The country’s biggest business groups pushed back against the proposal of the House of Representatives for charter change following the passage of laws that eased the entry of foreign investments.
Six groups led by the Makati Business Club said they don’t see the urgency of changing the 1987 Constitution via con-con, a move persistently sought by the business sector in the quest for additional investments in the past.
They also expressed reservations about the House’s proposal to hold a constituent convention, saying it would be too costly.
“We have long supported proposals to amend economic provisions of the constitution that impede trade, investment, innovation, competition, and economic and job growth,” the groups said in a statement.
“However, recently enacted laws and regulations like amendments to the Public Service Act, Retail Trade Liberalization Act, the Foreign Investment Act, the passage of the Rice Trade Liberalization Act and the Department of Energy circular allowing 100% foreign ownership in the renewable energy sector have addressed many of these impediments.”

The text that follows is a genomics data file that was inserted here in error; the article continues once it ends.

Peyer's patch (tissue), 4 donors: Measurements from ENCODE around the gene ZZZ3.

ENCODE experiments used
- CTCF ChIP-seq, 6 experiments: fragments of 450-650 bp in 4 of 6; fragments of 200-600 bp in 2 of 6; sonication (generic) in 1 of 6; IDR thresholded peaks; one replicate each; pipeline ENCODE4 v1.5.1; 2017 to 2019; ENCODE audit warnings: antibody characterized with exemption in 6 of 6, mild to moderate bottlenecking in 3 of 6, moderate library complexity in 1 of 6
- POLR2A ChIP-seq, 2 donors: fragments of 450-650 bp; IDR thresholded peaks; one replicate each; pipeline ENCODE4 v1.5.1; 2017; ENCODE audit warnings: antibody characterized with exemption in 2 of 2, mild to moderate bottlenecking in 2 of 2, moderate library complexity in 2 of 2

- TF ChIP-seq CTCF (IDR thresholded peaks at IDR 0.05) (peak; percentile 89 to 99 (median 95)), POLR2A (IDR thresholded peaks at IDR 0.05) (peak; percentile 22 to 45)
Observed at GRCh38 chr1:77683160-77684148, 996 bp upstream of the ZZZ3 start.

The business executives said they would rather that lawmakers devote their time and resources to other important bills, namely the proposed Ease of Paying Taxes Act and succeeding tax reform measures.
Other signatories were the Filipina CEO Circle, Financial Executives Institute of the Philippines (FINEX), Justice Reform Initiative, Philippine Women’s Economic Network, Inc., and the Women Business Council Philippines.
Bolstering the groups’ opposition against holding a convention, they noted that no less than the National Economic and Development Authority estimated a P14-billion price tag for the endeavor.
“We believe these funds can be better used on agriculture to address the high inflation, transportation to enable Filipinos to get to work and home in much less time, and needed social services like health, education, and social security,” the groups said.